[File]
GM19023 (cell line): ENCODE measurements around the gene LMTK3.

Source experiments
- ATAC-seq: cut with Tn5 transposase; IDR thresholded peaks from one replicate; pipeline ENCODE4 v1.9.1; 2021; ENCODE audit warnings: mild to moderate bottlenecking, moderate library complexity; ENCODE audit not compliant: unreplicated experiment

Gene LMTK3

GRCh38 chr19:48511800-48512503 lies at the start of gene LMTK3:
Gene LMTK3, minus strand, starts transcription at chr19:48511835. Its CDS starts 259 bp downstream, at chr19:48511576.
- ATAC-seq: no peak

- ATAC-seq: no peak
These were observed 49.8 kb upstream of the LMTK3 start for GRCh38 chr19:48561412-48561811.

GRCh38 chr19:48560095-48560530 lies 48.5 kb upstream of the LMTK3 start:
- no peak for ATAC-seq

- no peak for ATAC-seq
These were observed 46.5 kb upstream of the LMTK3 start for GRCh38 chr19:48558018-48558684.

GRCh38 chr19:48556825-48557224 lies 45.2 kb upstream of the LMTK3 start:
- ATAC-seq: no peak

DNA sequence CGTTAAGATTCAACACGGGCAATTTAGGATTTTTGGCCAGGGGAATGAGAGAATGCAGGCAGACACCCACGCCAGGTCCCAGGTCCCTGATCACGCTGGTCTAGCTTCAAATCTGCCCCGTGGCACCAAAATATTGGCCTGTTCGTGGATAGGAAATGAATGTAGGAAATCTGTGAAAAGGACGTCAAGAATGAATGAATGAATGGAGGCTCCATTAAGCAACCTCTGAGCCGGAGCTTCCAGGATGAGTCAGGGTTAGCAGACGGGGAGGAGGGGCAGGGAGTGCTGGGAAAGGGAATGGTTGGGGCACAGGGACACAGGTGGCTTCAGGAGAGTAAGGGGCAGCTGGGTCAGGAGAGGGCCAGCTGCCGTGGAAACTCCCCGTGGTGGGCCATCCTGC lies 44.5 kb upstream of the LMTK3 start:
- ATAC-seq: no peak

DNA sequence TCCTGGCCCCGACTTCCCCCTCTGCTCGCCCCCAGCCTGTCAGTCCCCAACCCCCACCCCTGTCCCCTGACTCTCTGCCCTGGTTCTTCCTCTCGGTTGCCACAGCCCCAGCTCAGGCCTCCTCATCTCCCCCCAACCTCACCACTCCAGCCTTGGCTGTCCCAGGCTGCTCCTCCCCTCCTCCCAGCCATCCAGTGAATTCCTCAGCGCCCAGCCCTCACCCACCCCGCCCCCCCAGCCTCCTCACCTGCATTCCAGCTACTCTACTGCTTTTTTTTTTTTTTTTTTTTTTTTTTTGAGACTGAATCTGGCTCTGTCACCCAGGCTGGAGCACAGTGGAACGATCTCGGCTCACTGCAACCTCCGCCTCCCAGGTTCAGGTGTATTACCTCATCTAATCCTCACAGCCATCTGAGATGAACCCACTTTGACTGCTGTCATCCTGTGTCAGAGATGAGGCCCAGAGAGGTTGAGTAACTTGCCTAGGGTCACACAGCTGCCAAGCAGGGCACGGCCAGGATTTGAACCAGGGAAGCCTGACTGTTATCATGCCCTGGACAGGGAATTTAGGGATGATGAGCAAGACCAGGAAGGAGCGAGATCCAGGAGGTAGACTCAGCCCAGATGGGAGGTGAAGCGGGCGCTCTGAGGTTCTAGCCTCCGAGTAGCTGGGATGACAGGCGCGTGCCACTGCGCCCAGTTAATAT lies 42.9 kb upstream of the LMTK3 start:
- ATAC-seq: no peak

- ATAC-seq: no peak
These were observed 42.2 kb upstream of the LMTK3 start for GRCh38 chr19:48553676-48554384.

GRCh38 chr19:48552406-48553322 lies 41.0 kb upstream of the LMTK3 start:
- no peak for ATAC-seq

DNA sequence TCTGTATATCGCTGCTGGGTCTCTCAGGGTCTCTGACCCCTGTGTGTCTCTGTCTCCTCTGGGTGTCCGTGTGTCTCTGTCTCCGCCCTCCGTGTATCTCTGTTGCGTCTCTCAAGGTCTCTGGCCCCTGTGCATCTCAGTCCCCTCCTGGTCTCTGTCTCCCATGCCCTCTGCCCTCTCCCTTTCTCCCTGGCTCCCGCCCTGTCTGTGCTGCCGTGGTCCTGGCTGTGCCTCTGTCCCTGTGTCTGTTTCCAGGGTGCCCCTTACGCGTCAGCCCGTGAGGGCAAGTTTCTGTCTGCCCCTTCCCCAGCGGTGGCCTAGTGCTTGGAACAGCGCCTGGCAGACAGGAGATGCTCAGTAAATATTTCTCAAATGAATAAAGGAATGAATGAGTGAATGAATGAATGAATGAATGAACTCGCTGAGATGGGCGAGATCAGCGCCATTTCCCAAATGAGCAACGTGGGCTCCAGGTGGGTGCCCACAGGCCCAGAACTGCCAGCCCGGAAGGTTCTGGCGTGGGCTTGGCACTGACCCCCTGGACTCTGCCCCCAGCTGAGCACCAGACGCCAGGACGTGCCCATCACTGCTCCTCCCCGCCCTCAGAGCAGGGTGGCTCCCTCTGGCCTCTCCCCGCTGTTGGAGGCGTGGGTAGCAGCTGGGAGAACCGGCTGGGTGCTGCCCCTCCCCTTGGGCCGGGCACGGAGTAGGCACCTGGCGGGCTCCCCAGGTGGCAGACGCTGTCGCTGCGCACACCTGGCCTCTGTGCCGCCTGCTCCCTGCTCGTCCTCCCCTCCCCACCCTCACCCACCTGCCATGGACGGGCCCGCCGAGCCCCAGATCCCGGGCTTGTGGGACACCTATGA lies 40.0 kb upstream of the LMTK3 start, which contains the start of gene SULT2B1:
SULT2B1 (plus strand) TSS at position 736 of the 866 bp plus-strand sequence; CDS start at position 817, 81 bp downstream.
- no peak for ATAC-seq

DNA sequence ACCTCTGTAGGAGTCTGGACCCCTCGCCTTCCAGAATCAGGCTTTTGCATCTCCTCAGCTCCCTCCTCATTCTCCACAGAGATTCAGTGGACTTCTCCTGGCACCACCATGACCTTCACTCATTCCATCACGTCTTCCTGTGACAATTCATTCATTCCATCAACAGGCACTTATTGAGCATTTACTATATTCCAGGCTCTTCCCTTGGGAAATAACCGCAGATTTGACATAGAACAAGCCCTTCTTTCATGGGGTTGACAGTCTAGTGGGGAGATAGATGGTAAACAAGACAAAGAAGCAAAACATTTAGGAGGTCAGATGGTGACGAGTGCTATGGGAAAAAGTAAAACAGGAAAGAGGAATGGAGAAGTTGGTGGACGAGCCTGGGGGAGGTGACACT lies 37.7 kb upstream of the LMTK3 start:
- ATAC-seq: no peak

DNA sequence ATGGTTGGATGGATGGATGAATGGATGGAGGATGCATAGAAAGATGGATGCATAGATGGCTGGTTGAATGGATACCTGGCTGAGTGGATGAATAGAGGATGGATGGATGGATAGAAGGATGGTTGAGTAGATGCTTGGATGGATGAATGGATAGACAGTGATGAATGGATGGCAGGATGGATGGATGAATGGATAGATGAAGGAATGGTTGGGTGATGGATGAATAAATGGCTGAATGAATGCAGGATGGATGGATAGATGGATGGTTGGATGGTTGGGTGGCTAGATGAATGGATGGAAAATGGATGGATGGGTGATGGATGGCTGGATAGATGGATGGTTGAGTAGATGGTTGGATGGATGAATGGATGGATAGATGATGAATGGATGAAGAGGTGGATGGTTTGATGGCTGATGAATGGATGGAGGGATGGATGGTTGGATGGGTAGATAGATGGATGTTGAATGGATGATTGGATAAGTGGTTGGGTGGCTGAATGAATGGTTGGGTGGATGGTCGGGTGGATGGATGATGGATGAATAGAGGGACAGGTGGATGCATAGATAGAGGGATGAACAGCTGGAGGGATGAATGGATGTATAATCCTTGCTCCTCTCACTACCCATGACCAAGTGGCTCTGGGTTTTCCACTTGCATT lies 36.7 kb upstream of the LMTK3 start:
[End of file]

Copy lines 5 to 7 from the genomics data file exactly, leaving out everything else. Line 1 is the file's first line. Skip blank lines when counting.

GRCh38 chr19:48511800-48512503 lies at the start of gene LMTK3:
Gene LMTK3, minus strand, starts transcription at chr19:48511835. Its CDS starts 259 bp downstream, at chr19:48511576.
- ATAC-seq: no peak